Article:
The Adwa Centenary Medal was authorised by the Crown Council to commemorate the Victory of the Battle of Adwa of March 2, 1896, at which European colonialism was prevented from securing control over Ethiopia.
The Medal was authorised for bestowal beyond the centenary anniversary of March 2, 1996.
The Medal is gilded and bears the portrait of Emperor Menelik II wearing the Imperial crown. There are two ribands: Royal and Diplomatic. The Royal Riband is purple with yellow borders whilst the Diplomatic Riband is in the Ethiopian tricolour with a centre stripe of black. The reverse bears the Imperial Lion. The Royal Riband is restricted to members of the Imperial Family and to foreign royalty and is violet with gold edges. Both ribands bear a circular Imperial Lion device which is bronze-gilded.
The first minting of the medal took place in 1996, when 150 were struck by Spink, in London. The second minting of the medal was authorized by the Crown Council on the 103rd anniversary of the Battle, on March 2, 1999. With the second striking, however, a significant change was made to the design on the medal: the Imperial Ethiopian Lion, which had been left-facing on the first striking, was transformed to be right-facing on the 1999 striking.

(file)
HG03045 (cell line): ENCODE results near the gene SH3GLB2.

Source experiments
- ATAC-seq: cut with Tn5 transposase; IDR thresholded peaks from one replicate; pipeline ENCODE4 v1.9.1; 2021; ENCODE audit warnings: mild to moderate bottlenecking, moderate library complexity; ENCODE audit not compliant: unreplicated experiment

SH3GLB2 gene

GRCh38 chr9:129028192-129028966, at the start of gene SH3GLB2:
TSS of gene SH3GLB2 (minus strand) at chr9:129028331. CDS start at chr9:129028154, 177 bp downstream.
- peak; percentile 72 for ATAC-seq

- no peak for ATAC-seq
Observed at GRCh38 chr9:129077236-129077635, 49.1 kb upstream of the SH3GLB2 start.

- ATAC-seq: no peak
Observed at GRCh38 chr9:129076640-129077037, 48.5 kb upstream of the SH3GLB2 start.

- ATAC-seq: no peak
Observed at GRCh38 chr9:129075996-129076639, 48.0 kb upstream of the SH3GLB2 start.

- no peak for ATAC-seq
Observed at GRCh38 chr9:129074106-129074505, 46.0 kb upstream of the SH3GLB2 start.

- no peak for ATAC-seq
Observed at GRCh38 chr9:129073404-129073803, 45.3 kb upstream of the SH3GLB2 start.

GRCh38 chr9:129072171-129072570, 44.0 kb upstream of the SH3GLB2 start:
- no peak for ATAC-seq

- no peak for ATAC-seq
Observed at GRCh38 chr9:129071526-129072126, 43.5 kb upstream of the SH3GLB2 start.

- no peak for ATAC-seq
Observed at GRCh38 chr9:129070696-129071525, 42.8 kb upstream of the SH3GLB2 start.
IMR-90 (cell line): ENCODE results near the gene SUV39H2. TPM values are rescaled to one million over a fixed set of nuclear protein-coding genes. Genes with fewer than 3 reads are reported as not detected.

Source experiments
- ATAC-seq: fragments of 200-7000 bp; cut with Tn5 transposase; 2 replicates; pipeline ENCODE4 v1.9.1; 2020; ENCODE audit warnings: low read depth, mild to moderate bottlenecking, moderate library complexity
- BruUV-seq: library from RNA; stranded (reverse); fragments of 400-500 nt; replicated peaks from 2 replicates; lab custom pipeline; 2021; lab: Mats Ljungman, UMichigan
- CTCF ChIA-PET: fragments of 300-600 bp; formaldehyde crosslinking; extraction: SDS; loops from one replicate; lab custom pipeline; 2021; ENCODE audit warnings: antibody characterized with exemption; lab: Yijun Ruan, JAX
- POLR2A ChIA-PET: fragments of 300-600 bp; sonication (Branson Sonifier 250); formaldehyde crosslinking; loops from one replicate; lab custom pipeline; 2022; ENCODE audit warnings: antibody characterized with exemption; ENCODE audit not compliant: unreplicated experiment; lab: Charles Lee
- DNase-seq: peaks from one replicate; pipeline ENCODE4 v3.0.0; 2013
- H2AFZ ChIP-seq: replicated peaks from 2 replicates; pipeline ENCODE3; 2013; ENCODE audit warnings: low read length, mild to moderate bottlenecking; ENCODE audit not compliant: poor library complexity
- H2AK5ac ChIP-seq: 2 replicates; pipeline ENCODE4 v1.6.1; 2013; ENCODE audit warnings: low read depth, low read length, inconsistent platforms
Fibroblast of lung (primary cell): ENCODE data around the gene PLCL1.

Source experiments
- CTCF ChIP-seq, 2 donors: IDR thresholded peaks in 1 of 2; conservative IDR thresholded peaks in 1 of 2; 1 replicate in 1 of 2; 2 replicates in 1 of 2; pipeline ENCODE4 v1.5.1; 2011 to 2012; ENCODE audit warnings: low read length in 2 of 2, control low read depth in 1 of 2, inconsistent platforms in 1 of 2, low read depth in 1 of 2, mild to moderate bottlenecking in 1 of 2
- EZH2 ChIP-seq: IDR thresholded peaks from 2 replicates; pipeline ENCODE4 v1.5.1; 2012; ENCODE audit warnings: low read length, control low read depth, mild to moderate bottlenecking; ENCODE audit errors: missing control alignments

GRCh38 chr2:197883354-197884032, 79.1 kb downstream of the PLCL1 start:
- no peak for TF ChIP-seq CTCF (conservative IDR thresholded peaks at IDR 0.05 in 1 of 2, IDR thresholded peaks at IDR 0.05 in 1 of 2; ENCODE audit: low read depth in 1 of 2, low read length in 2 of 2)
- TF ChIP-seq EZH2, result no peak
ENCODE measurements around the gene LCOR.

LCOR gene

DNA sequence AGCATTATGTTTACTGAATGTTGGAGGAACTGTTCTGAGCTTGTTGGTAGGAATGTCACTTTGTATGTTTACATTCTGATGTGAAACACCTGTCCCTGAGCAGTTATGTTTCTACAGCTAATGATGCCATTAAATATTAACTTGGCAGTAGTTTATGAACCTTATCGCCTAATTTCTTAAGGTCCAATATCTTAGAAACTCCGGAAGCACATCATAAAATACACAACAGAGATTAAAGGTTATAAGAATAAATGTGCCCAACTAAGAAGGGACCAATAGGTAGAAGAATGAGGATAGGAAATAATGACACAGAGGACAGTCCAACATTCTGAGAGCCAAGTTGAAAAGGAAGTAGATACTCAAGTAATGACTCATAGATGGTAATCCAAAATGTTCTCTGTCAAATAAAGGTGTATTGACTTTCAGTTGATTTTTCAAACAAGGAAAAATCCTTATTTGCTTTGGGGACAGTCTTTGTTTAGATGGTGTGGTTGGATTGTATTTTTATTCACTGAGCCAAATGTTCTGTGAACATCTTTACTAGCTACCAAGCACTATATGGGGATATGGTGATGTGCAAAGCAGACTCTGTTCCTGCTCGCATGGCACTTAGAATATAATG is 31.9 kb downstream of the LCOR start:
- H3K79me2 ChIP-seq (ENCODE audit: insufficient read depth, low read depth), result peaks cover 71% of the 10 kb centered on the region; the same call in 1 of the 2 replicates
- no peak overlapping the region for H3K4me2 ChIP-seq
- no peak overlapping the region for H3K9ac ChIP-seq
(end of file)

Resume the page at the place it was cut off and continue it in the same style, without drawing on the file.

The Centenary Medal has been bestowed on royalty, presidents, ministers, ambassadors, military officers and friends of Ethiopia including African and Caribbean scholars and liberation fighters.
The Victory of Adwa medals are presented in person by the Chairman of the Crown Council, His Imperial Highness Prince Ermias Sahle-Selassie Haile Selassie, grandson of His Imperial Majesty Emperor Haile Selassie; or by the Viceroy, His Imperial Highness Prince Bekere Fikre-Selassie, great-grandson of Emperor Haile Selassie. On occasion, Adwa medals have been presented by the Special Representative of the aforementioned princes, and the medal is presented in a navy blue and gold leather case. See a brief history of the Battle of Adwa. The medal carries no post-nominal initials.